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Every important dynasty in Mesopotamia after the Akkadians, and some dynasties outside of Mesopotamia used the Akkadian language in their writings to some extent. The First Dynasty of Babylon (ca. 1894-1595 BC), of which the famous King Hammurabi (ruled ca. 1792-1750) was a member, used Akkadian for most of their important written texts and even the Hittites (ca. 1650-1207 BC), who built their empire to the north of Mesopotamia in Anatolia, wrote many Hittite-Akkadian bilingual texts. <ref> Mieroop, p. 122</ref> The later Kassite (ca. 1374-1155 BC), Neo-Assyrian (934-609 BC), and Neo-Babylonian (625-539) dynasties all used Akkadian for their religious and historical texts. Many of the documents that describe Sargon’s legendary origins have been dated to the Neo-Assyrian and Neo-Babylonian empires. <ref> Pritchard, p. 119</ref> Finally, even monumental inscriptions during the Achaemenid Empire (550-330 BC) usually used Akkadian along with Old Persian, Elamite, and sometimes Egyptian. The Akkadian language had its most significant influence, though, during the Late Bronze Age.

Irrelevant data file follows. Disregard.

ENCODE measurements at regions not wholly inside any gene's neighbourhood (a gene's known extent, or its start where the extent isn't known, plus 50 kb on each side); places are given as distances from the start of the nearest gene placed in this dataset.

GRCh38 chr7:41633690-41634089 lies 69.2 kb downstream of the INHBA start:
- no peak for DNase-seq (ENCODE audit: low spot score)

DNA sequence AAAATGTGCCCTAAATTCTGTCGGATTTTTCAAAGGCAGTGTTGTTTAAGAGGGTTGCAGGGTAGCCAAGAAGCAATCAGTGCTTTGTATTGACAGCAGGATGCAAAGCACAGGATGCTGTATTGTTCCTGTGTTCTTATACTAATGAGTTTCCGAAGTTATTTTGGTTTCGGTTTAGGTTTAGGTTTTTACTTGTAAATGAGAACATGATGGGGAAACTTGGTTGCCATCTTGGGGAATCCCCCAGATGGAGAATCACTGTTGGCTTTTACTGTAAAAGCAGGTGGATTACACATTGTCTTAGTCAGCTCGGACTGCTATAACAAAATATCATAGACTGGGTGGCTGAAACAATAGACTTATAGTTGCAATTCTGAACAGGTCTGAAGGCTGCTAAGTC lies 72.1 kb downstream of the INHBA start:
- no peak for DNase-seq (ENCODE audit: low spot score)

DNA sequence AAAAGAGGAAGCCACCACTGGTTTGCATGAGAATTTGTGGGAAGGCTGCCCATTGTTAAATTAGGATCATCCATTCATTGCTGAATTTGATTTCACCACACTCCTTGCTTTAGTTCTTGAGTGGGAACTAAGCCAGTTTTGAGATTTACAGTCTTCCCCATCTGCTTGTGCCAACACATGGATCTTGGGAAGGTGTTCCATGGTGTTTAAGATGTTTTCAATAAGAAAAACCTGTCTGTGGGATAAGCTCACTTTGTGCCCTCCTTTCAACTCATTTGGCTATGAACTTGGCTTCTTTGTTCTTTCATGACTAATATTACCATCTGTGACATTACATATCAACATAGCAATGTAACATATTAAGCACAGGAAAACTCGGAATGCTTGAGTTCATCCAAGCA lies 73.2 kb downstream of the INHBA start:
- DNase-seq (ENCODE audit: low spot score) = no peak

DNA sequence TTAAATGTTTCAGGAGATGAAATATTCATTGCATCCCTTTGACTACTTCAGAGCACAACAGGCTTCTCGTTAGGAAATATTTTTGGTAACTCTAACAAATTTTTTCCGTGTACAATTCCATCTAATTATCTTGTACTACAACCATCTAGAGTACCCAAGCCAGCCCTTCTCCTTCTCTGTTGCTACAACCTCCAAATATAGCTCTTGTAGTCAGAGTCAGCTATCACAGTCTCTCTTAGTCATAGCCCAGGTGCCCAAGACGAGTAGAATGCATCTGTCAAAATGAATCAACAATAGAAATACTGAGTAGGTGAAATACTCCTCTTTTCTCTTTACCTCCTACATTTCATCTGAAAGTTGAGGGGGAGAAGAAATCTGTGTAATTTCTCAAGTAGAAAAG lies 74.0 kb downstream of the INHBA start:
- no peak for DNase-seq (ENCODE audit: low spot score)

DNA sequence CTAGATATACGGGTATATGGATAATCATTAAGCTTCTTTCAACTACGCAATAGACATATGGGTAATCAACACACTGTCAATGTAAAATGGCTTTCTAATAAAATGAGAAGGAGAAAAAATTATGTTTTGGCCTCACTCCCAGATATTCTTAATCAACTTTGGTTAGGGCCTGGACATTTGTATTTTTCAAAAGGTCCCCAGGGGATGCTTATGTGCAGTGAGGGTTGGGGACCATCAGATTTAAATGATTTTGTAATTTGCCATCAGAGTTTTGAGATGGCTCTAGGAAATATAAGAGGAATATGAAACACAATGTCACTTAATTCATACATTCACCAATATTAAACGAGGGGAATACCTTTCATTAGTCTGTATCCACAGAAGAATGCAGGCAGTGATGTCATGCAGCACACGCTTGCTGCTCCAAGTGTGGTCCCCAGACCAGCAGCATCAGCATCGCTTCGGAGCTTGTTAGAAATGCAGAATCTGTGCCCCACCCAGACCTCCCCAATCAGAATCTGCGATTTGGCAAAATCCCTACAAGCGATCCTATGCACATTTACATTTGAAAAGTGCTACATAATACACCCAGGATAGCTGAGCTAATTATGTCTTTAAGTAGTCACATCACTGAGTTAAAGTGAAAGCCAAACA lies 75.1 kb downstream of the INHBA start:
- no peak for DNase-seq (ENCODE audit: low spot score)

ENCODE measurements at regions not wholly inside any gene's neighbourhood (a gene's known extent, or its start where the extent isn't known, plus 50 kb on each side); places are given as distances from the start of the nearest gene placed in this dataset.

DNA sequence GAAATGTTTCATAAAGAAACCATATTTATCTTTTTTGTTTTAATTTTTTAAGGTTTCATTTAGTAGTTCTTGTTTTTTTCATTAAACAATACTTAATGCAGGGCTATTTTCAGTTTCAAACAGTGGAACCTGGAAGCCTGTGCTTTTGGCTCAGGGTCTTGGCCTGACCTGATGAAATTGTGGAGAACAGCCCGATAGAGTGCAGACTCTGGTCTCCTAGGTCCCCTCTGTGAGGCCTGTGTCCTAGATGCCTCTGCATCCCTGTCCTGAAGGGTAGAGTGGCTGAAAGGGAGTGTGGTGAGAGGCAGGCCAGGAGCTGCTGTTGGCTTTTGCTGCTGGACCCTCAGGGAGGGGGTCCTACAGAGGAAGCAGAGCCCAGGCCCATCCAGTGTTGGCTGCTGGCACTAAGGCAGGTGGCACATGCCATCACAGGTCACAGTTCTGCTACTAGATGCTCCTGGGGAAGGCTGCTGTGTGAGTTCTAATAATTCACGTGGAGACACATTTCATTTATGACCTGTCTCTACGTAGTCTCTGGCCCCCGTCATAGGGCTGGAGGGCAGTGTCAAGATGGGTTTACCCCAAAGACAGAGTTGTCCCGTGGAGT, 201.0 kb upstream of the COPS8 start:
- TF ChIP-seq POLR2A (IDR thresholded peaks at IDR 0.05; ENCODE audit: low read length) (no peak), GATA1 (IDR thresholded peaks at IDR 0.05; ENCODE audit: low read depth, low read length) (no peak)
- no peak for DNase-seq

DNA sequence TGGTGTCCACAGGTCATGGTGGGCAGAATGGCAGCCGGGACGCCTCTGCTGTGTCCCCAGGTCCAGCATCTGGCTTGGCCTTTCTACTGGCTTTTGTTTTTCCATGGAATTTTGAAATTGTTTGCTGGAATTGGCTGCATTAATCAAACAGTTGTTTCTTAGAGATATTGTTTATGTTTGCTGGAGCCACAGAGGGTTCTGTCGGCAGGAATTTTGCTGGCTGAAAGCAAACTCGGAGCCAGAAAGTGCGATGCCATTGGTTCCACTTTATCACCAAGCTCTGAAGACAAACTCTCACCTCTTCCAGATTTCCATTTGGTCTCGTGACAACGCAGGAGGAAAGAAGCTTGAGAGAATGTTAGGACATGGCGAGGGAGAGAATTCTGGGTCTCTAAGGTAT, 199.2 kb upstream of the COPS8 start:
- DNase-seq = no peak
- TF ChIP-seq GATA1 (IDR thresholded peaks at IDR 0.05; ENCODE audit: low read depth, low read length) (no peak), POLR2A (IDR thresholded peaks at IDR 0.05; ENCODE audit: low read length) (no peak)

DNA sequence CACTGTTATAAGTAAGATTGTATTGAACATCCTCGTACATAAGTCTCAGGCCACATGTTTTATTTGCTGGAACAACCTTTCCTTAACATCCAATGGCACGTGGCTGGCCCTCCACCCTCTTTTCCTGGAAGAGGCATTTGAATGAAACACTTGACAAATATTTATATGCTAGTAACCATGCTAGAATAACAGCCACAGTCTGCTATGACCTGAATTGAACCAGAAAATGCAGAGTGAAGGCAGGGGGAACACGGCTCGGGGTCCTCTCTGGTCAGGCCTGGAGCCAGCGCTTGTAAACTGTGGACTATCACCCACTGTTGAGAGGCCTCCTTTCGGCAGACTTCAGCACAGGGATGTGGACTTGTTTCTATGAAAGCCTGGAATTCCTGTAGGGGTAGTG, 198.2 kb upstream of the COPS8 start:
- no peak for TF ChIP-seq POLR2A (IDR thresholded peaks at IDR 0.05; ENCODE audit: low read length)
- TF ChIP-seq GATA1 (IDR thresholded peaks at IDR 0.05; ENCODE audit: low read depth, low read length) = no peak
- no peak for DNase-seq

Akkadian was the primary written language used in Mesopotamia long after Sargon’s death, but it also became the <i>lingua franca</i> of the greater Near East during the Late Bronze Age. By about the year 1500 BC, the most powerful kingdoms of the Near East – Egypt, Kassite Babylon, Mitanni, Assyria, and Hatti – all developed extensive trade networks and diplomatic ties. To communicate, all of the major kingdoms, as well as the minor kingdoms that served as buffer states, wrote to each other in Akkadian. A cache of over 300 Akkadian diplomatic tablets was discovered in the Egyptian city of Tel el-Amarna (ancient Aketaten) in 1887. The letters reveal the details of this early global system that used Akkadian as the primary language. <ref> Moran, William L. <i>The Amarna Letters.</i> (Baltimore: John Hopkins University Press, 1992), p. xiii</ref> Along with the Akkadian diplomatic letters discovered in Egypt, scores of Akkadian literature tablets have been discovered outside of Mesopotamia, including the Hittite capital of Hattusa, the Levant cities of Ugarit and Megiddo, and Amarna. The use of Akkadian eventually became so widespread that all of the original Mesopotamian myths were translated from Sumerian into Akkadian. <ref> Meiroop, p. 116</ref>